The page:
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Movie Review: V for Vendetta

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A huge gap often exists between what we preview in a trailer versus what a film actually is. In the case of V for Vendetta, marketing the film as the newest film from the creators of the Matrix will no doubt draw many moviegoers who would normally avoid a movie that turns out to be heavier on ideas than on action. Indeed, V is thematically similar to films like Syriana or Good Night, and Good Luck, but should no doubt draw a much larger crowd. What’s so unique about V for Vendetta is that the growing, deep unrest and dissatisfaction with the current geopolitical situation that has henceforth been restricted to more “artsy” films has now seeped into popular culture through the highly accessible form of an action film.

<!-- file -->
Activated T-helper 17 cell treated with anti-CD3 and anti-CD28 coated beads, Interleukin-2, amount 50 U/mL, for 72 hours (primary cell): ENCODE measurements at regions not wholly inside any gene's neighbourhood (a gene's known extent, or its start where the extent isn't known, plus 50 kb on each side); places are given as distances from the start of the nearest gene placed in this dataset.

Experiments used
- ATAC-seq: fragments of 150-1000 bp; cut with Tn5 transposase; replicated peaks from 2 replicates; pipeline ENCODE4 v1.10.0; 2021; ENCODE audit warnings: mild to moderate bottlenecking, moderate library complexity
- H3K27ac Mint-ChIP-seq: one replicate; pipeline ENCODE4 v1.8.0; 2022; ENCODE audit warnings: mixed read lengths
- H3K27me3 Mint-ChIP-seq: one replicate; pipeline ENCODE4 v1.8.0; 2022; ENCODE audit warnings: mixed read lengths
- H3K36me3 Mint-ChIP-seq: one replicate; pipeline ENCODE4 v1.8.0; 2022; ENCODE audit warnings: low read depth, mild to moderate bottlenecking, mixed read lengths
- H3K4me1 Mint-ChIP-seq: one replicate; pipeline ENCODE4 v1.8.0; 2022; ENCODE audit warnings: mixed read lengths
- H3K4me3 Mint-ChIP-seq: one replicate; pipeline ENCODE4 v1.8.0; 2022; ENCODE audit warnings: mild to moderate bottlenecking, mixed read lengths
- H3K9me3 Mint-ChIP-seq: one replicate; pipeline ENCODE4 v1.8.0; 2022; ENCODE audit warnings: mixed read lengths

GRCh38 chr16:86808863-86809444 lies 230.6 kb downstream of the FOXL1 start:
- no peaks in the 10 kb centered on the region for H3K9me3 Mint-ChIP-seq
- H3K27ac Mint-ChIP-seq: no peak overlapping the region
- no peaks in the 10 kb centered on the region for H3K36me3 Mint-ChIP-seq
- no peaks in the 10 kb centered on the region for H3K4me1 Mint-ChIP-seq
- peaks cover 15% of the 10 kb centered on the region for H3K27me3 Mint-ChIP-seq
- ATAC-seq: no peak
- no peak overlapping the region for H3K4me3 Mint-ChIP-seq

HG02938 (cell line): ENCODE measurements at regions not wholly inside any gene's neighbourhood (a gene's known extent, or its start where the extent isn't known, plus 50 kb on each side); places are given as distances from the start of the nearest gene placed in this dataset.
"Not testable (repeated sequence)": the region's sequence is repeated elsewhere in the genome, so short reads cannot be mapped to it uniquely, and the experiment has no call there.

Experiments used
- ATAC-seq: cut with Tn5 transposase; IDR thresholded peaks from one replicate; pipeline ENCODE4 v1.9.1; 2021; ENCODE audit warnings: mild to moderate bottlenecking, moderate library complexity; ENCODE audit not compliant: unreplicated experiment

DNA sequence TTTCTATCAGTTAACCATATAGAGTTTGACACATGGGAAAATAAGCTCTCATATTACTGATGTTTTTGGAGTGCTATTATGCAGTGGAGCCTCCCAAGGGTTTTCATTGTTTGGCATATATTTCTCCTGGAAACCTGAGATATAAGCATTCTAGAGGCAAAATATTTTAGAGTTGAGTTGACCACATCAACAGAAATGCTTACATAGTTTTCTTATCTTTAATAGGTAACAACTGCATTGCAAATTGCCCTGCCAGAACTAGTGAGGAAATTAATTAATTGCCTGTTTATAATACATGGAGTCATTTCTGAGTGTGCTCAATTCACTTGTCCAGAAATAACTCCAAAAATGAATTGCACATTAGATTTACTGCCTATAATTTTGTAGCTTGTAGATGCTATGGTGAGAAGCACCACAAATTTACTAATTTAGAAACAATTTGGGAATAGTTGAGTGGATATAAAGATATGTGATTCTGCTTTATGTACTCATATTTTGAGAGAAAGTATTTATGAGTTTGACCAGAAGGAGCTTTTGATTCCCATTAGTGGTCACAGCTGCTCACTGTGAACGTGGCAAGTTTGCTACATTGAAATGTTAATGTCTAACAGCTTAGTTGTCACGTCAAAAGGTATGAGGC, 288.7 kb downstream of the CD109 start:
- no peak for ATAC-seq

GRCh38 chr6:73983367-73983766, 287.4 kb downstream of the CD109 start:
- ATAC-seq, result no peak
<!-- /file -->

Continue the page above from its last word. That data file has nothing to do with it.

But I’m not so sure that this movie qualifies as an action film so much as a thrilling political nightmare. My hesitance to ascribe a genre is no doubt due to the connotation of “action film” with “mindless entertainment.” Because the last thing V has is a lack of ideas; rather it’s brimming with sharp, frightening political commentary.

The story is based on Alan Moore’s 1988 graphic novel, but scenes of the film have references to America’s involvement in Iraq and to the Holocaust. So the film is not an allegory for a particular time, but for any country whose people have become afraid of their governments rather than vice versa. And with our government currently demanding access to what search words we Google, we feel the relevance of the film’s ideas.